alligator_1327312
alligator_1327312

A researcher has disclosed a flaw in many anti-virus endpoint protection packages that could allow an attacker to gain local admin rights.


The attack involves exploiting the way in which anti-virus software automatically quarantines files that appear malicious, and then use a privilege mismatch vulnerability to move that file to a more dangerous location, such as the root (C:) drive, where it can be executed. The key to the manipulation is to abuse NTFS directory junctions, the result of which allows the attacker to dictate where the previously quarantined files are written to - however this does require a ‘local attacker', which minimises the scope of the vulnerability.

 


 


“AVGater can be used to restore a previously quarantined file to any arbitrary filesystem location. This is possible because the restore process is most often carried out by the privileged AV Windows user mode service. Hence, file system ACLs can be circumvented (as they don't really count for the SYSTEM user). This type of issue is called a privileged file write vulnerability and can be used to place a malicious DLL anywhere on the system”, said the researcher, Florian Bogner in a blog post  explaining the exploit.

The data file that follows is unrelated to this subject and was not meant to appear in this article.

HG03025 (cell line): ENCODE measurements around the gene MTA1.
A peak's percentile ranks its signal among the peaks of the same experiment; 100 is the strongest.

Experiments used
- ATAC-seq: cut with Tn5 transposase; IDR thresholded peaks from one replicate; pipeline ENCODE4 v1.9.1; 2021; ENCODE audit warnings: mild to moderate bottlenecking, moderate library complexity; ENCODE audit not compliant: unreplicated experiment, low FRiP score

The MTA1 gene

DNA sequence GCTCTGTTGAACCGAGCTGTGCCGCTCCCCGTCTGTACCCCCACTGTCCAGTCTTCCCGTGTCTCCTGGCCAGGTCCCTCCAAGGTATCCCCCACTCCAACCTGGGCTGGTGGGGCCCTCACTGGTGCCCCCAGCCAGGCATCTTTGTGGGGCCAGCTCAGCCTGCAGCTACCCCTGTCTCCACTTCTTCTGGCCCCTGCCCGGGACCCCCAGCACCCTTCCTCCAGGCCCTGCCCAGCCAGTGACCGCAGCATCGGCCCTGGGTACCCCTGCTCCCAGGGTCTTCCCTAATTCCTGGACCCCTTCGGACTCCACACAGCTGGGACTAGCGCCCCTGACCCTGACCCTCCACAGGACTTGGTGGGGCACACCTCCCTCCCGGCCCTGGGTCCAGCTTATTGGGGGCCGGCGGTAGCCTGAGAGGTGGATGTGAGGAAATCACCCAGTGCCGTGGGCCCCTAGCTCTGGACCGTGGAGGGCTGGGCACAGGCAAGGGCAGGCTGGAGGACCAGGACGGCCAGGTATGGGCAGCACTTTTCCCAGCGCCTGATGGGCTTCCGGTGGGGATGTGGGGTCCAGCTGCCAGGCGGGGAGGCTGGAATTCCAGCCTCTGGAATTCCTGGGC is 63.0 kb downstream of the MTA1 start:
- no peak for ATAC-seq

Javvad Malik, security advocate at AlienVault said: "This is not the first time we've seen evidence of attackers targeting security software directly in order to push malware or compromise clients. It is a reminder that IT security vendors need to pay as much attention to their own security as they do of their customers; if not more so. If compromising security software becomes a common occurrence, it could severely impact the confidence customers have in the entire market.”


The companies that have already fixed their packages are Trend Micro, Emisoft, Ikarus, Kaspersky, Check Point's ZoneAlarm and Malwarebytes.


Lee Munson, security researcher at Comparitech said: “Warning: Antivirus is useless. That's something I was hearing long before I took an interest in security, let alone joined the industry, and AVGater is not going to change my opinion that the death knell of AV is still being sounded way too soon. While this particular vulnerability is particularly nasty, and has the potential to wreak havoc on a target system, the fact that it has to be installed locally should render its effectiveness null and void.”


Bogner hinted that other manufacturers are vulnerable but have not yet patched the vulnerability, stating that “as some vendors still need a few more days to release their fix, it may take a little till everyone is protected”, but recommended that admins block local users from restoring identified threats as a workaround.